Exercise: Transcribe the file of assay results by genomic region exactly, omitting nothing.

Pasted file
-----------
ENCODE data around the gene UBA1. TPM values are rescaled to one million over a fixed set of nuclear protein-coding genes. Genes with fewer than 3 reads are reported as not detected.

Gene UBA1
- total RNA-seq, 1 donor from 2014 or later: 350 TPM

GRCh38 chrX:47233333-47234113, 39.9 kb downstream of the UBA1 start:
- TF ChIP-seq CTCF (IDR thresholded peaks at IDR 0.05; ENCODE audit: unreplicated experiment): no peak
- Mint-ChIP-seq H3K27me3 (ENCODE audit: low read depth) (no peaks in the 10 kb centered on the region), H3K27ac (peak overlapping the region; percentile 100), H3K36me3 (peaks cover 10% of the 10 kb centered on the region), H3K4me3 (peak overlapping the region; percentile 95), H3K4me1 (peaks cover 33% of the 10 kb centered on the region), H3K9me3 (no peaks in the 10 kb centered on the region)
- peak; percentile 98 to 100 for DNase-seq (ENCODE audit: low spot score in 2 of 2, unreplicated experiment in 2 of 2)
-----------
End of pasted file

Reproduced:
ENCODE data around the gene UBA1. TPM values are rescaled to one million over a fixed set of nuclear protein-coding genes. Genes with fewer than 3 reads are reported as not detected.

Gene UBA1
- total RNA-seq, 1 donor from 2014 or later: 350 TPM

GRCh38 chrX:47233333-47234113, 39.9 kb downstream of the UBA1 start:
- TF ChIP-seq CTCF (IDR thresholded peaks at IDR 0.05; ENCODE audit: unreplicated experiment): no peak
- Mint-ChIP-seq H3K27me3 (ENCODE audit: low read depth) (no peaks in the 10 kb centered on the region), H3K27ac (peak overlapping the region; percentile 100), H3K36me3 (peaks cover 10% of the 10 kb centered on the region), H3K4me3 (peak overlapping the region; percentile 95), H3K4me1 (peaks cover 33% of the 10 kb centered on the region), H3K9me3 (no peaks in the 10 kb centered on the region)
- peak; percentile 98 to 100 for DNase-seq (ENCODE audit: low spot score in 2 of 2, unreplicated experiment in 2 of 2)